[Wine] Ubuntu 12.04 64bit, Wine 1.5.3, OpenGL issue
martin at gregorie.org
Mon May 7 05:38:41 CDT 2012
On Sun, 2012-05-06 at 10:02 -0400, jordan wrote:
> And you would be correct to do so ;) Martin seems to be ignoring all
> of the benefits of 64bit CPUs, and only considering the RAM side of
A lot of people seem to think that you can't address 4GB of RAM with a
32 bit OS, which isn't true of course. However there is an effect,
particularly under Windows, on the size of an individual process: IIRC
Windows grabs half the process space for itself while Linux only grabs
the top 25%. I don't have a reference for that or I'd include it.
However, this is probably neither here nor there for most people: not
many of us do the sort of heavy duty rendering or video editing that
needs several GB per process and they will all have considerably more
RAM installed, so a 64 bit OS will be mandatory.
> > In view of this its worth pointing out that, unless you have more than
> > 4GB of RAM installed, there should be no need to run a 64 bit OS.
> As a matter of FACT - Your above statement is incorrect. Using 64bit
> has more implications than just being able to use 4+gig of ram. Sure,
> 64bit tends to use more memory, but using 64bit offers (significantly)
> better performance being as you can directly use 64bit data structures
> / 64bit registers / address spaces.
That's not true. A more correct statement is that a 64 bit version of
the same program MAY run faster than a 32 bit version on a CPU with the
same speed and core count. Simply using longer registers has almost no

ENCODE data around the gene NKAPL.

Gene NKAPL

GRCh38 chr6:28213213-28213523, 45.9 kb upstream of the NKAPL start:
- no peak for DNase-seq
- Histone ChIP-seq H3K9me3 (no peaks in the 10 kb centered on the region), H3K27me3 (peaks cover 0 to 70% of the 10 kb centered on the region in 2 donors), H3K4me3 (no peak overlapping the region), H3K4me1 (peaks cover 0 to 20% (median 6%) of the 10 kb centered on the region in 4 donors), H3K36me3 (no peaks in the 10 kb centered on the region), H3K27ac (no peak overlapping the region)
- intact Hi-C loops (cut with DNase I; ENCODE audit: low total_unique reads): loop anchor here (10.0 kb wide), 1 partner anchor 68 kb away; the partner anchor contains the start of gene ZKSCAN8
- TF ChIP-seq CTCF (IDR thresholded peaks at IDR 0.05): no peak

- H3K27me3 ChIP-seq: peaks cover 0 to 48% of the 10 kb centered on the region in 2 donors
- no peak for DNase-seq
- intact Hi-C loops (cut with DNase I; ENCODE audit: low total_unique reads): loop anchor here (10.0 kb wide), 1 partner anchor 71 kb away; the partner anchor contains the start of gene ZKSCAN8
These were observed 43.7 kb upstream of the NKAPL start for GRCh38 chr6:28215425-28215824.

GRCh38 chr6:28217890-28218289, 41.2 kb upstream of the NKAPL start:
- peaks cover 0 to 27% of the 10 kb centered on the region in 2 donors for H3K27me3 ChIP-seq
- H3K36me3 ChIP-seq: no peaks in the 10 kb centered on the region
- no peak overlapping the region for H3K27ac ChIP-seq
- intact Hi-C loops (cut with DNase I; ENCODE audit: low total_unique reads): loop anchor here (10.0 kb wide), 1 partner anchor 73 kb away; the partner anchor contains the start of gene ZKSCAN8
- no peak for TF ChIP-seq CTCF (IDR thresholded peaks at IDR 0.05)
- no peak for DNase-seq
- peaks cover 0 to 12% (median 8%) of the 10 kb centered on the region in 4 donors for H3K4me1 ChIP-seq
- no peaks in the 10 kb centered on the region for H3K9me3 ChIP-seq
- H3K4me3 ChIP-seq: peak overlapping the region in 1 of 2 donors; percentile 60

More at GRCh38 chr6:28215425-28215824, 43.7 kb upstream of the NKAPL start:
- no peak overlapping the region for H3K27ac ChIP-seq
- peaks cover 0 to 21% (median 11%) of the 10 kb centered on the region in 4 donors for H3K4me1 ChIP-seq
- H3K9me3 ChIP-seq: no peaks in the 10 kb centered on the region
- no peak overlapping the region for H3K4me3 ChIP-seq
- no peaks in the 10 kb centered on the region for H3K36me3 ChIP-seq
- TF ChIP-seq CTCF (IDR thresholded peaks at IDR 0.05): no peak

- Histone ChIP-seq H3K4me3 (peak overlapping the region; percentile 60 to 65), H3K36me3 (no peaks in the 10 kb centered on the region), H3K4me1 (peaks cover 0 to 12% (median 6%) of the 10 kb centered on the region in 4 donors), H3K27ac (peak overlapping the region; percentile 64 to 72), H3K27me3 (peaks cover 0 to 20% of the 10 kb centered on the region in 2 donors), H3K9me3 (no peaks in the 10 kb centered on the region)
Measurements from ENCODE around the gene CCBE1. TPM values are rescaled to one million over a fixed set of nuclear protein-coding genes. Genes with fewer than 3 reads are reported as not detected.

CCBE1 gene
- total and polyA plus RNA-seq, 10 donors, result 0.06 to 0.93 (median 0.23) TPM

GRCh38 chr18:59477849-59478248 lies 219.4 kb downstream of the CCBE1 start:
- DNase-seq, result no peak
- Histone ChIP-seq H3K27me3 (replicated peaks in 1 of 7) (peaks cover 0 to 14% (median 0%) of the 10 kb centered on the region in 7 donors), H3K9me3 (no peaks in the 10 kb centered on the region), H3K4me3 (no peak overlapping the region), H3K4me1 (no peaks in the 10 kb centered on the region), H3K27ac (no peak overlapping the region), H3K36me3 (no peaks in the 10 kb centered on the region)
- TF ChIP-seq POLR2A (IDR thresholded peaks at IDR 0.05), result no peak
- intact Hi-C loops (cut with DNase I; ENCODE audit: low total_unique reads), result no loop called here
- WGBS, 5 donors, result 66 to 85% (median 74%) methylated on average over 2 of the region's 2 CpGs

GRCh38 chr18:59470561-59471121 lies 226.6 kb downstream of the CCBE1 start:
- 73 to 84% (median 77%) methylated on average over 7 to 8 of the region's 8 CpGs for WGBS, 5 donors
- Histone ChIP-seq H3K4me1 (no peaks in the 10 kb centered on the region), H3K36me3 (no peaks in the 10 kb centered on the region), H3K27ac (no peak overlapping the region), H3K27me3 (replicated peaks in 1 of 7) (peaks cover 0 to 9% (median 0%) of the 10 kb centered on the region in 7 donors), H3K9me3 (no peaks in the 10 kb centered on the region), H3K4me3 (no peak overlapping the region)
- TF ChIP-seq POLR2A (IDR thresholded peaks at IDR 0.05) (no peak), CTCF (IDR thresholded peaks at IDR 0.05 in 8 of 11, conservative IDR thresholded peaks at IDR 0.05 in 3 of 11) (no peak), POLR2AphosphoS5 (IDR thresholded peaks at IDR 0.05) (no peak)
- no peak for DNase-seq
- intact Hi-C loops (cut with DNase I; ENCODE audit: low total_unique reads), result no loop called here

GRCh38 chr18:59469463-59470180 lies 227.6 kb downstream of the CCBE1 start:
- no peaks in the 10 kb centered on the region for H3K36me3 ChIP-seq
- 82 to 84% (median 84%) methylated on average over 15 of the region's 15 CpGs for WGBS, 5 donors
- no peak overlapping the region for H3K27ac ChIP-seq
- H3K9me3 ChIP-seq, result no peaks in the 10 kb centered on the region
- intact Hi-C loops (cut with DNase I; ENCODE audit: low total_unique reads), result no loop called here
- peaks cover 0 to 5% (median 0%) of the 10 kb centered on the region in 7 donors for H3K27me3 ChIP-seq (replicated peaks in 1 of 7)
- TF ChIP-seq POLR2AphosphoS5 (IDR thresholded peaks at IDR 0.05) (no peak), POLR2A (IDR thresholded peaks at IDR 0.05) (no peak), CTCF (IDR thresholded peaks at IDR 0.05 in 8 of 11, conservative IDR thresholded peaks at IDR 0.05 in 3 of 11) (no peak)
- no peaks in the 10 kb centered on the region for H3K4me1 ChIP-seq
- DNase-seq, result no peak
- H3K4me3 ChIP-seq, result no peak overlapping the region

effect because only a small proportion of instructions in any program
will involve 64 bit operands apart from address referencing in the 64
bit version (of course) and so any speed increase will be entirely due
to whether the compiler optimiser takes advantage of the extra registers
in the 64 bit CPU. Some compilers may do this. Others won't. Any speed
gains here must be offset against the cost of reading the bigger 64 bit
binary into memory and the impact of the extra code size on L1 and L2
caching. Its also possible that JIT systems like the Java JVM will look
at the number of available registers at runtime and optimise
accordingly, in which case a 32 bit JVM would run at the same speed as a
64 bit one.
> I'd also like to point out that telling someone with some /lib32
> issues, to install a 32bit OS is not a solution.
Only true if the problem is bugs in the library. Most of the 64 bit
problems appearing on this list are due to the absence of said 32 bit
libraries, typically those required by video drivers, not to the bugs in
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